existing statutory energy policies and goals are being met for 
        electric energy consumed in the state; 
           (2) an analysis of and any recommendations for adjustments 
        to the specific targets set in section 1, subdivisions 4 and 5, 
        relating to energy savings, electric generation sources for 
        replacement and additional capacity needs, and development of 
        wind and biomass energy sources; and 
           (3) as much information as the task force has been able to 
        gather on future high-level radioactive waste management and 
        transportation, including technologies and costs. 
           Subd. 6.  [ASSESSMENT; APPROPRIATION.] On request by the 
        co-chairs of the legislative task force and the director of the 
        legislative coordinating commission, the commissioner of the 
        department of public service shall assess from electric 
        utilities, in addition to assessments made under Minnesota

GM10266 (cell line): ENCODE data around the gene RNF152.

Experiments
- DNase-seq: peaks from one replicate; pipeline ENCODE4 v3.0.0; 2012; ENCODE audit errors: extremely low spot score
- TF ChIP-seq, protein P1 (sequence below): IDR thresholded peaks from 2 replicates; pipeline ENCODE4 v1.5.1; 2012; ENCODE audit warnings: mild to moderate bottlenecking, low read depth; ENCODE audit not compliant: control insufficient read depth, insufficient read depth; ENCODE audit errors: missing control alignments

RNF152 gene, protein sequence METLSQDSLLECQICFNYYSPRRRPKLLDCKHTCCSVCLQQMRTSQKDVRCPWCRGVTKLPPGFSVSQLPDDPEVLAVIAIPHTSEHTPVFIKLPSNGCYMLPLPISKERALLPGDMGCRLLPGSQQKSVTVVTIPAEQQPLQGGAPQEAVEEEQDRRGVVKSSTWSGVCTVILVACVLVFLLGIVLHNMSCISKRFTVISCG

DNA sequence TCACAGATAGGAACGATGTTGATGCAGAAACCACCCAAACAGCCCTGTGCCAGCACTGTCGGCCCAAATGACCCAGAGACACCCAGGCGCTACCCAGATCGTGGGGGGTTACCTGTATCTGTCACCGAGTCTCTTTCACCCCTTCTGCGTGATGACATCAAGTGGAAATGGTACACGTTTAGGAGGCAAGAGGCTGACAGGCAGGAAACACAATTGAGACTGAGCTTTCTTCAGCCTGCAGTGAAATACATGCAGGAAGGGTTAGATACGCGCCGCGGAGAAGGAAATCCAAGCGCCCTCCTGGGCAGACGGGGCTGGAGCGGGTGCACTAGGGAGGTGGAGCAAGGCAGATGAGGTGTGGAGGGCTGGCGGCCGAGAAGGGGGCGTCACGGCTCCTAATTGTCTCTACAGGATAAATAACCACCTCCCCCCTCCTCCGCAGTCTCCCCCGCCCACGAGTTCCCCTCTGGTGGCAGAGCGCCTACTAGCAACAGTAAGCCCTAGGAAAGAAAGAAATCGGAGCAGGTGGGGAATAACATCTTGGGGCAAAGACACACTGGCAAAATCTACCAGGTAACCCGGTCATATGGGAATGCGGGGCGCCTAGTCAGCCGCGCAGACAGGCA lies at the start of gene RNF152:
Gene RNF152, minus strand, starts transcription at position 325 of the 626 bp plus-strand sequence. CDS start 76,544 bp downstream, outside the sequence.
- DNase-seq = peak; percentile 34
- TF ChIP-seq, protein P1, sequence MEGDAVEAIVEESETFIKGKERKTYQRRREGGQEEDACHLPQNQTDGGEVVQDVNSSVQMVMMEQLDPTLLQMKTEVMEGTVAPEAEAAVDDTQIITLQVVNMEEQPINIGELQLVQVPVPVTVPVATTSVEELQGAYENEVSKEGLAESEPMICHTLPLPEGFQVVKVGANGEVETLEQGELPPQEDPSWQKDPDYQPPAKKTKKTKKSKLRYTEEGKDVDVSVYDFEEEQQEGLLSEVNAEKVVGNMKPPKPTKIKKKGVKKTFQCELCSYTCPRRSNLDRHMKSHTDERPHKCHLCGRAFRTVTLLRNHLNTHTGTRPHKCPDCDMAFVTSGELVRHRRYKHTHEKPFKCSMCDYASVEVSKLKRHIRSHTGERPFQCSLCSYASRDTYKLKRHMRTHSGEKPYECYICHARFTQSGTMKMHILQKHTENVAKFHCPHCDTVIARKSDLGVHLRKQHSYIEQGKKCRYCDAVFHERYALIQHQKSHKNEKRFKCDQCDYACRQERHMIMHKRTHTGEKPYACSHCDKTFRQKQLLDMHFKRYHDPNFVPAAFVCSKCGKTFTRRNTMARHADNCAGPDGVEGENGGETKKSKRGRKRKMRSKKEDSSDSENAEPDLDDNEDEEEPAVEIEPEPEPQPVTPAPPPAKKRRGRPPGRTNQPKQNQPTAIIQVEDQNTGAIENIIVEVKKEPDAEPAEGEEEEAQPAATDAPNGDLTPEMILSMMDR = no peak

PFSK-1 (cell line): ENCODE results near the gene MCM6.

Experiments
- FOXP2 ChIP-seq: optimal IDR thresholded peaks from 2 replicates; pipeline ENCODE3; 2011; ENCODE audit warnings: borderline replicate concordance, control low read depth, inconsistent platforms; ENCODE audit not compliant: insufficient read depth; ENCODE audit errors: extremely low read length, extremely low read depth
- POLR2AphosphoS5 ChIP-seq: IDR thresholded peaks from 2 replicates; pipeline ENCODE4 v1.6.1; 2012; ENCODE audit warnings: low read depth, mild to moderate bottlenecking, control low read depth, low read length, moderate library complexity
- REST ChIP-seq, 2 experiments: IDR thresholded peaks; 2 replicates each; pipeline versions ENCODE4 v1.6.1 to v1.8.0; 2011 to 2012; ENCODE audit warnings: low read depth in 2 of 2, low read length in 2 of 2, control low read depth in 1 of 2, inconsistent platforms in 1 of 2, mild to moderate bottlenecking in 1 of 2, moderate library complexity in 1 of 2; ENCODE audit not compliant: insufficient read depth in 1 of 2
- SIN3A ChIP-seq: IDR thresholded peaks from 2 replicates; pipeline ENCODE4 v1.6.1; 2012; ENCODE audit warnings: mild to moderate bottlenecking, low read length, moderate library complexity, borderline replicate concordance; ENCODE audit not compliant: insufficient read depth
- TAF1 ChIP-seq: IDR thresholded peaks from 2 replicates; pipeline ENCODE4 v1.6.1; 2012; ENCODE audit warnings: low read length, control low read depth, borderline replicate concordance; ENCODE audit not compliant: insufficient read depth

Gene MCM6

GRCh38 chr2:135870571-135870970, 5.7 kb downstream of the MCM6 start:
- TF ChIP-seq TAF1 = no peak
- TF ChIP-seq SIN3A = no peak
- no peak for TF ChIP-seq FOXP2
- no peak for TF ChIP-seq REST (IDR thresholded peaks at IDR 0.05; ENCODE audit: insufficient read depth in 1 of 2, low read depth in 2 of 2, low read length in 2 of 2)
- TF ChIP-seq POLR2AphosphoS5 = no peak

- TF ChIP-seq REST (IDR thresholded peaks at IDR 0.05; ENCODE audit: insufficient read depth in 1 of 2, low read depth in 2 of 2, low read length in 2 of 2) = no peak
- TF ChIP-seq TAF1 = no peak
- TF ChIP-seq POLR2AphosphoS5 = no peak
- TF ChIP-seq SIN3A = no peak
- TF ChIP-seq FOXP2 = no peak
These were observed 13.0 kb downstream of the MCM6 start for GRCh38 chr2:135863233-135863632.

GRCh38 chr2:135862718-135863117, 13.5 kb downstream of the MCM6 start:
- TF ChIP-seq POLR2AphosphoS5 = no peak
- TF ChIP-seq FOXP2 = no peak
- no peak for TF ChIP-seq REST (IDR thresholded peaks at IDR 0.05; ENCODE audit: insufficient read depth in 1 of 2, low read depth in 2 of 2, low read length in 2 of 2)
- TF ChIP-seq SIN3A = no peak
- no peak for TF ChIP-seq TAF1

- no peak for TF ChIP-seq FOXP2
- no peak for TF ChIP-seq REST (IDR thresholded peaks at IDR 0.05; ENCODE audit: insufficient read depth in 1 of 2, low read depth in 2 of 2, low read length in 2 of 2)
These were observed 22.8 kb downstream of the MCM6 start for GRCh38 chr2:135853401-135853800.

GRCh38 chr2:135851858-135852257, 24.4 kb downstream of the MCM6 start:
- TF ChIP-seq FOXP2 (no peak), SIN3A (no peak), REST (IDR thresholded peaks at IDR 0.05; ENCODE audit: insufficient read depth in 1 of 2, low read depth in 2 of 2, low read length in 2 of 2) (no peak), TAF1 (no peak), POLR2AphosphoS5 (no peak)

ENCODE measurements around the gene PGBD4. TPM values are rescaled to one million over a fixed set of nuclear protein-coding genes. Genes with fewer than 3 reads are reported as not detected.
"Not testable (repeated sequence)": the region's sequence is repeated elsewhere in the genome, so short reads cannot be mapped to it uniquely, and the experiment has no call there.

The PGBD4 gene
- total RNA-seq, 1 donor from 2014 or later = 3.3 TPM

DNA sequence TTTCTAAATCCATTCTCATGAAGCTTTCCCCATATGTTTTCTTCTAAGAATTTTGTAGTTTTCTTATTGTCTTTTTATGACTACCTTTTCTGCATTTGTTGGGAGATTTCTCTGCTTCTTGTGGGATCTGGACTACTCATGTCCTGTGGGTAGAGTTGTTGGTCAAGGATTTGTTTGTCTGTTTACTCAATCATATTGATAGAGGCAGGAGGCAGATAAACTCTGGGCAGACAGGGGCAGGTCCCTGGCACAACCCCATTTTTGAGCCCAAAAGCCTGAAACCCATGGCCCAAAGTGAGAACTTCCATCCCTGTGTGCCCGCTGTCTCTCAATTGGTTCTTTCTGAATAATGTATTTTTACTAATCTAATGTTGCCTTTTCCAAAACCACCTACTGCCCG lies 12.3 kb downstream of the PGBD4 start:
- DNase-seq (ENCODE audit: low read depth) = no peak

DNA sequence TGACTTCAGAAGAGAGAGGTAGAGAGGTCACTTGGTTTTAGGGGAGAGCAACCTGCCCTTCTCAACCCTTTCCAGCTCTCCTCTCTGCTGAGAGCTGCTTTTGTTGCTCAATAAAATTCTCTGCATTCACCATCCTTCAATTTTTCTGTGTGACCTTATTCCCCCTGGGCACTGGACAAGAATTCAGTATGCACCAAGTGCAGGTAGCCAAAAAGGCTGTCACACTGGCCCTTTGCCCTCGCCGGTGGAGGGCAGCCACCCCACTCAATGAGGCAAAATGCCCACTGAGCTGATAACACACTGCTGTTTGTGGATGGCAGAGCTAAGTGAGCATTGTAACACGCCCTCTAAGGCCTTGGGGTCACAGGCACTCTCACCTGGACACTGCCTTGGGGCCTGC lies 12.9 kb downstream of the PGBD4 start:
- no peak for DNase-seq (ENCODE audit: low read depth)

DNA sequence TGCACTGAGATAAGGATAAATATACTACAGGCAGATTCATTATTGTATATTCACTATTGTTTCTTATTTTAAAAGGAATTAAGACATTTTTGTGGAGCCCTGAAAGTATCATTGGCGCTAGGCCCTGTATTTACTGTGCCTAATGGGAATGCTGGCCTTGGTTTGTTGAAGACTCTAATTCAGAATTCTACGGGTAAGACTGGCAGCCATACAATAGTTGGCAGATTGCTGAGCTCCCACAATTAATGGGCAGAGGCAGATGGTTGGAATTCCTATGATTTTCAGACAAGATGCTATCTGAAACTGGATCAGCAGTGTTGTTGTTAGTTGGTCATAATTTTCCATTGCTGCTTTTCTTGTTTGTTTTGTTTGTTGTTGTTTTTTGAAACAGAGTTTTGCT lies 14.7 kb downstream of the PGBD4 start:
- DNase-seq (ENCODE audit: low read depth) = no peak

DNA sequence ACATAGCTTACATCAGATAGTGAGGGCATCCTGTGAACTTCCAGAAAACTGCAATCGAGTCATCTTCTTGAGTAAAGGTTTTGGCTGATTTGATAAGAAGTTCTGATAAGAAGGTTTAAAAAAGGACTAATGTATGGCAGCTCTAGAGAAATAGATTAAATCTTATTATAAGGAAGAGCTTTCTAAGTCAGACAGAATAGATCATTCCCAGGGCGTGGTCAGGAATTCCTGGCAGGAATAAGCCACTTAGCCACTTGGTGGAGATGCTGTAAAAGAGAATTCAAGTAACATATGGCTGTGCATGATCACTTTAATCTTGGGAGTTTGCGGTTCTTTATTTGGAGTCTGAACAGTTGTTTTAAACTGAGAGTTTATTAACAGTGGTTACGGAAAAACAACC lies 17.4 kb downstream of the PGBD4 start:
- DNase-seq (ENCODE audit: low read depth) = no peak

Statutes, section 216B.62, the amount requested for the studies 
        and analysis required in subdivisions 3 and 4 and for operation 
        of the task force not to exceed $350,000.  The amount assessed 
        under this section is appropriated to the director of the 
        legislative coordinating commission for those purposes. 
           Subd. 7.  [GUIDELINES; PREFERRED ELECTRIC GENERATION 
        SOURCES; DEFINITIONS.] (a) The legislative task force on 
        electric energy shall undertake its responsibilities in light of 
        the guidelines specified in this subdivision. 
           (b) The highest priority in electric energy production and 
        consumption is conservation of electric energy and management of 
        demand by all segments of the community. 
           (c) The following energy sources for generating electric 
        power distributed in the state, listed in their descending order 
        of preference, based on minimizing long-term negative 
        environmental, social, and economic burdens imposed by the 
        specific energy sources, are: 
           (1) wind and solar; 
           (2) biomass and low-head or refurbished hydropower;